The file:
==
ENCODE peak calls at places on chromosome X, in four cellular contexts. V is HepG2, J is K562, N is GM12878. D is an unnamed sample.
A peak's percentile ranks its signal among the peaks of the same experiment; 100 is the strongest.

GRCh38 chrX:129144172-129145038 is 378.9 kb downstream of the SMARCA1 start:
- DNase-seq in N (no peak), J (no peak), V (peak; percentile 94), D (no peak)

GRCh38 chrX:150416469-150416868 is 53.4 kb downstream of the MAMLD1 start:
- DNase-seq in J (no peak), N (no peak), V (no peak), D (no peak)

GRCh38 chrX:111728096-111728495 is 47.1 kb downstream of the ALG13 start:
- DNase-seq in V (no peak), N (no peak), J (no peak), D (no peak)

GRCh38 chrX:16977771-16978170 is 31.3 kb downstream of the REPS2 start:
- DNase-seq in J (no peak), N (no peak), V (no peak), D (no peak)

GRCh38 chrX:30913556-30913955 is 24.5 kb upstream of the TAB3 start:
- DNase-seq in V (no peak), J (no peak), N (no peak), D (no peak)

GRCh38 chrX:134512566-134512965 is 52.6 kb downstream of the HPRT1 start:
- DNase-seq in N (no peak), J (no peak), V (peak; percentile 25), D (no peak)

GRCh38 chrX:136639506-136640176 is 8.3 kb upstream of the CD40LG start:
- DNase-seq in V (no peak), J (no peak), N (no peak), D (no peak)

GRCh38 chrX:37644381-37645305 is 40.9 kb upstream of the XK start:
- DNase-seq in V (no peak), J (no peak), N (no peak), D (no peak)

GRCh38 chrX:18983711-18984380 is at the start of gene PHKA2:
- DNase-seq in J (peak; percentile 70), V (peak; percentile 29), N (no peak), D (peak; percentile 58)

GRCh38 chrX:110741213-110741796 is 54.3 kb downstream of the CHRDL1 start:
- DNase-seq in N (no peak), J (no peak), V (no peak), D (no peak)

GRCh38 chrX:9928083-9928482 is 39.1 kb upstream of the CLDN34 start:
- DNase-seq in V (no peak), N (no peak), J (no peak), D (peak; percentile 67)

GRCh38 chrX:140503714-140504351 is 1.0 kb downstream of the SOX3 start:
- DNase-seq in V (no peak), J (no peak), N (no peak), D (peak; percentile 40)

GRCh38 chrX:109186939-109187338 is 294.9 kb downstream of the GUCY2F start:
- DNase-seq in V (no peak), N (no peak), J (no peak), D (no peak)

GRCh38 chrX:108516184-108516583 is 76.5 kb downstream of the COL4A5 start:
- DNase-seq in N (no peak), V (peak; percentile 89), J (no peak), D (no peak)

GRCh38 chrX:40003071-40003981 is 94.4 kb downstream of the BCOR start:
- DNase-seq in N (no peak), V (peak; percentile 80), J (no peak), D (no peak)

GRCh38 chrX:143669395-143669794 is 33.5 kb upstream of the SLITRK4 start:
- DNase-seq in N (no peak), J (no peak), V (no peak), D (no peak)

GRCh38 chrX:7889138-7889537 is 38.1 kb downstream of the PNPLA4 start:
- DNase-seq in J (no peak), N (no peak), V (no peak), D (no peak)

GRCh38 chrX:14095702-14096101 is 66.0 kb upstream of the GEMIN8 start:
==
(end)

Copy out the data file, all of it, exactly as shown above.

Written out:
ENCODE peak calls at places on chromosome X, in four cellular contexts. V is HepG2, J is K562, N is GM12878. D is an unnamed sample.
A peak's percentile ranks its signal among the peaks of the same experiment; 100 is the strongest.

GRCh38 chrX:129144172-129145038 is 378.9 kb downstream of the SMARCA1 start:
- DNase-seq in N (no peak), J (no peak), V (peak; percentile 94), D (no peak)

GRCh38 chrX:150416469-150416868 is 53.4 kb downstream of the MAMLD1 start:
- DNase-seq in J (no peak), N (no peak), V (no peak), D (no peak)

GRCh38 chrX:111728096-111728495 is 47.1 kb downstream of the ALG13 start:
- DNase-seq in V (no peak), N (no peak), J (no peak), D (no peak)

GRCh38 chrX:16977771-16978170 is 31.3 kb downstream of the REPS2 start:
- DNase-seq in J (no peak), N (no peak), V (no peak), D (no peak)

GRCh38 chrX:30913556-30913955 is 24.5 kb upstream of the TAB3 start:
- DNase-seq in V (no peak), J (no peak), N (no peak), D (no peak)

GRCh38 chrX:134512566-134512965 is 52.6 kb downstream of the HPRT1 start:
- DNase-seq in N (no peak), J (no peak), V (peak; percentile 25), D (no peak)

GRCh38 chrX:136639506-136640176 is 8.3 kb upstream of the CD40LG start:
- DNase-seq in V (no peak), J (no peak), N (no peak), D (no peak)

GRCh38 chrX:37644381-37645305 is 40.9 kb upstream of the XK start:
- DNase-seq in V (no peak), J (no peak), N (no peak), D (no peak)

GRCh38 chrX:18983711-18984380 is at the start of gene PHKA2:
- DNase-seq in J (peak; percentile 70), V (peak; percentile 29), N (no peak), D (peak; percentile 58)

GRCh38 chrX:110741213-110741796 is 54.3 kb downstream of the CHRDL1 start:
- DNase-seq in N (no peak), J (no peak), V (no peak), D (no peak)

GRCh38 chrX:9928083-9928482 is 39.1 kb upstream of the CLDN34 start:
- DNase-seq in V (no peak), N (no peak), J (no peak), D (peak; percentile 67)

GRCh38 chrX:140503714-140504351 is 1.0 kb downstream of the SOX3 start:
- DNase-seq in V (no peak), J (no peak), N (no peak), D (peak; percentile 40)

GRCh38 chrX:109186939-109187338 is 294.9 kb downstream of the GUCY2F start:
- DNase-seq in V (no peak), N (no peak), J (no peak), D (no peak)

GRCh38 chrX:108516184-108516583 is 76.5 kb downstream of the COL4A5 start:
- DNase-seq in N (no peak), V (peak; percentile 89), J (no peak), D (no peak)

GRCh38 chrX:40003071-40003981 is 94.4 kb downstream of the BCOR start:
- DNase-seq in N (no peak), V (peak; percentile 80), J (no peak), D (no peak)

GRCh38 chrX:143669395-143669794 is 33.5 kb upstream of the SLITRK4 start:
- DNase-seq in N (no peak), J (no peak), V (no peak), D (no peak)

GRCh38 chrX:7889138-7889537 is 38.1 kb downstream of the PNPLA4 start:
- DNase-seq in J (no peak), N (no peak), V (no peak), D (no peak)

GRCh38 chrX:14095702-14096101 is 66.0 kb upstream of the GEMIN8 start: